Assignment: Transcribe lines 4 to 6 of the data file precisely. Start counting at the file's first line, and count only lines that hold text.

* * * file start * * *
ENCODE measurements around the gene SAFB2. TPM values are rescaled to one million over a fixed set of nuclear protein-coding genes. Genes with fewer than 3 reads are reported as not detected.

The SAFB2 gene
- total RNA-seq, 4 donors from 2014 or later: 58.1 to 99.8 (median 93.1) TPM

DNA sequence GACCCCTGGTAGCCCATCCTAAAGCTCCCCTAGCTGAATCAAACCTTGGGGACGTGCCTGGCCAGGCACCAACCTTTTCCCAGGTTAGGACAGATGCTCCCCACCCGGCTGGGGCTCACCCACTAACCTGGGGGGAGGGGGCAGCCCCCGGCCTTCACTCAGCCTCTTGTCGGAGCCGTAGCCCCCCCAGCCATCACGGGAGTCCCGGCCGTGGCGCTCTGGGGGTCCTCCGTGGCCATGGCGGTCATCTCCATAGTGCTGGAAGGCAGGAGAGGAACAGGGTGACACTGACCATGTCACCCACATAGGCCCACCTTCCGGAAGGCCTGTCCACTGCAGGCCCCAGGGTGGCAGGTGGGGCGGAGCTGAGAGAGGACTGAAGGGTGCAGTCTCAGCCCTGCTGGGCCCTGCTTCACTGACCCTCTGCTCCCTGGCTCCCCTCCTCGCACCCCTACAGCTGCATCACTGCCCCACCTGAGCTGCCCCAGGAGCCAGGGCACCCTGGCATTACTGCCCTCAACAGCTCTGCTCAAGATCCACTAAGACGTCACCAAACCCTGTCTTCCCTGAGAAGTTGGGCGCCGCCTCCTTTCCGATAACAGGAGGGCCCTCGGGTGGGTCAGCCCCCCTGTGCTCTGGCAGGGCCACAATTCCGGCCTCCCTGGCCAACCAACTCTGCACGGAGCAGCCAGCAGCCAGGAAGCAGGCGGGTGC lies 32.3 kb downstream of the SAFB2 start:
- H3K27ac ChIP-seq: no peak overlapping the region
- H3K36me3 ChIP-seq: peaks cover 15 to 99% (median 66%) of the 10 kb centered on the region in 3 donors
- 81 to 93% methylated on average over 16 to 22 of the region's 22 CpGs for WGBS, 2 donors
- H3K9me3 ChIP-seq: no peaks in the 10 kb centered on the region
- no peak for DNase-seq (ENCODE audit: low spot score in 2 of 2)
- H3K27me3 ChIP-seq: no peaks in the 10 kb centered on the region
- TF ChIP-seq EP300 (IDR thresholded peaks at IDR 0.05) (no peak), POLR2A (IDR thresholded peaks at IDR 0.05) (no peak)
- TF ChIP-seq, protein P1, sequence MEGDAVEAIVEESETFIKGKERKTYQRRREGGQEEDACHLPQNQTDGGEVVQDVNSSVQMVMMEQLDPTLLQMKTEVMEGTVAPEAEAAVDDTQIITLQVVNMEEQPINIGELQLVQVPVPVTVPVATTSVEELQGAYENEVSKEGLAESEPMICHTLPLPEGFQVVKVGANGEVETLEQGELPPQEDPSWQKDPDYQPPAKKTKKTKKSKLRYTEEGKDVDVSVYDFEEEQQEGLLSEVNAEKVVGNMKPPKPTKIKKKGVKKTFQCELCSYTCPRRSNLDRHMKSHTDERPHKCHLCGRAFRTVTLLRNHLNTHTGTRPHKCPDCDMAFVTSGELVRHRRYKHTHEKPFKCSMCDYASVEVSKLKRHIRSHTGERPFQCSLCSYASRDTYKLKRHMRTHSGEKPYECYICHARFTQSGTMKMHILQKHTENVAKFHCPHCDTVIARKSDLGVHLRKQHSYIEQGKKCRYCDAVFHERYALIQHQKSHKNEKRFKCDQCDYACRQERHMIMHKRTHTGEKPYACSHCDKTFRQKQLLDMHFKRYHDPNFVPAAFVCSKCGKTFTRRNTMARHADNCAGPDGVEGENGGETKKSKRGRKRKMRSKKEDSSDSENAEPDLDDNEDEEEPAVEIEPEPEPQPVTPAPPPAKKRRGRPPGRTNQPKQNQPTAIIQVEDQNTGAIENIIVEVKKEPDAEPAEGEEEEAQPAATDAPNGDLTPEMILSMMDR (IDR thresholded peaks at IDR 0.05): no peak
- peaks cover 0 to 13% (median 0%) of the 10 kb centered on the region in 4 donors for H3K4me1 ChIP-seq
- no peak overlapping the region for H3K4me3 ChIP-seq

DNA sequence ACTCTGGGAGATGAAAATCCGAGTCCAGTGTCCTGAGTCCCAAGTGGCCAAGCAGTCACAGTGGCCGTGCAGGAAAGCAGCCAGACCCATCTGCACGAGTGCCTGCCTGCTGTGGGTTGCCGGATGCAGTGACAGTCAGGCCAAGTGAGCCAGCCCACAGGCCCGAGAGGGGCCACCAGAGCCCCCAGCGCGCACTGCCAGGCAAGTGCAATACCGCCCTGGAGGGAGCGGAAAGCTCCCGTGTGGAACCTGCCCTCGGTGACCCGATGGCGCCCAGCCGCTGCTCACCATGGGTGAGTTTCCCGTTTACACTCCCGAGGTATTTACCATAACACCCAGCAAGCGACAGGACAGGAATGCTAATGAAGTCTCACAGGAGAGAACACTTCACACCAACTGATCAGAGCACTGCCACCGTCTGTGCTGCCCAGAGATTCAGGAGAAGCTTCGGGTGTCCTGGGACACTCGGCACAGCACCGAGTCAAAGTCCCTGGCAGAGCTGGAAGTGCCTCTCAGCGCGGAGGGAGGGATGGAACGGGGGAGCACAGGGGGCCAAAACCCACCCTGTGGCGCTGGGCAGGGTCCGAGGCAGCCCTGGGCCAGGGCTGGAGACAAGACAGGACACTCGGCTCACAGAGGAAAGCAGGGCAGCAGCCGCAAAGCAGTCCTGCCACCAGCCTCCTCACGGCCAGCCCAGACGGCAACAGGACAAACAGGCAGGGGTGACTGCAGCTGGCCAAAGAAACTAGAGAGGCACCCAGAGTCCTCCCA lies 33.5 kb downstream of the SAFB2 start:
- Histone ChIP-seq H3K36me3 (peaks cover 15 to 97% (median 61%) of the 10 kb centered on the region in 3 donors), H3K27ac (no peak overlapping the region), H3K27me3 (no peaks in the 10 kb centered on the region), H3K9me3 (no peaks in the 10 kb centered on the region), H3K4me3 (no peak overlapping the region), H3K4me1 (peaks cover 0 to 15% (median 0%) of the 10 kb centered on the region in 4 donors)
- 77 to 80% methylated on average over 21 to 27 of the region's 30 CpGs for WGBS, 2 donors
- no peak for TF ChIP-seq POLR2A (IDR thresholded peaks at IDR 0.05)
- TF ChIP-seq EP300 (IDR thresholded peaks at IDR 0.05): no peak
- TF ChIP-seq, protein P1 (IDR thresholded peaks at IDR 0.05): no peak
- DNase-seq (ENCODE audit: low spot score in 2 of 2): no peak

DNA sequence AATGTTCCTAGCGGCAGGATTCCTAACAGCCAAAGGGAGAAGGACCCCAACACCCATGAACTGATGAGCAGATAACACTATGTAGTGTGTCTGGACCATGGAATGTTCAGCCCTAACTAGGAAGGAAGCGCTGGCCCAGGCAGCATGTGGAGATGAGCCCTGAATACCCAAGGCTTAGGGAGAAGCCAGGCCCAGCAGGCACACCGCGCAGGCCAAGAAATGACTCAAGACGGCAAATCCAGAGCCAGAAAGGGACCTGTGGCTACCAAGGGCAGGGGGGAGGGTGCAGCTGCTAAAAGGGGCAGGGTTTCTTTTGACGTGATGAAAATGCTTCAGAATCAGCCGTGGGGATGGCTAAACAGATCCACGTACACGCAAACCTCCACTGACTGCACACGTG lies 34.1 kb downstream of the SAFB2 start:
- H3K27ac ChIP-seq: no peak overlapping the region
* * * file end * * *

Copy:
DNA sequence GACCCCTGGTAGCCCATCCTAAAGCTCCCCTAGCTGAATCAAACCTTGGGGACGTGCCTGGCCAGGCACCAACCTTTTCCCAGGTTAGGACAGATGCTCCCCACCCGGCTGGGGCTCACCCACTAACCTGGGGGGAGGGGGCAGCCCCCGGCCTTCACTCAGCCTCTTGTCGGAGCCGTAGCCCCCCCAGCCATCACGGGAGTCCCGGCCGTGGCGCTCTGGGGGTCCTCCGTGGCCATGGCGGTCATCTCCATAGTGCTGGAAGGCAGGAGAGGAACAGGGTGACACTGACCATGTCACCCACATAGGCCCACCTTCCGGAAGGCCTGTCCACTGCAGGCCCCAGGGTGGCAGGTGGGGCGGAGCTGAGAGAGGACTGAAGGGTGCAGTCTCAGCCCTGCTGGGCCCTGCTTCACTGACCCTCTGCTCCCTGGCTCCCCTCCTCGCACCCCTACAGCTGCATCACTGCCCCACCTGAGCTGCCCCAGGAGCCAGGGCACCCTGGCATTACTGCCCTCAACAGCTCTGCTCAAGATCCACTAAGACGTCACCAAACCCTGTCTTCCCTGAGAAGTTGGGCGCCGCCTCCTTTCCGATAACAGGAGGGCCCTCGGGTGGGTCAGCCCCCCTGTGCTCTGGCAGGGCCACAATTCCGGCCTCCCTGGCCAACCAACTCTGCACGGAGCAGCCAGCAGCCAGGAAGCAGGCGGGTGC lies 32.3 kb downstream of the SAFB2 start:
- H3K27ac ChIP-seq: no peak overlapping the region
- H3K36me3 ChIP-seq: peaks cover 15 to 99% (median 66%) of the 10 kb centered on the region in 3 donors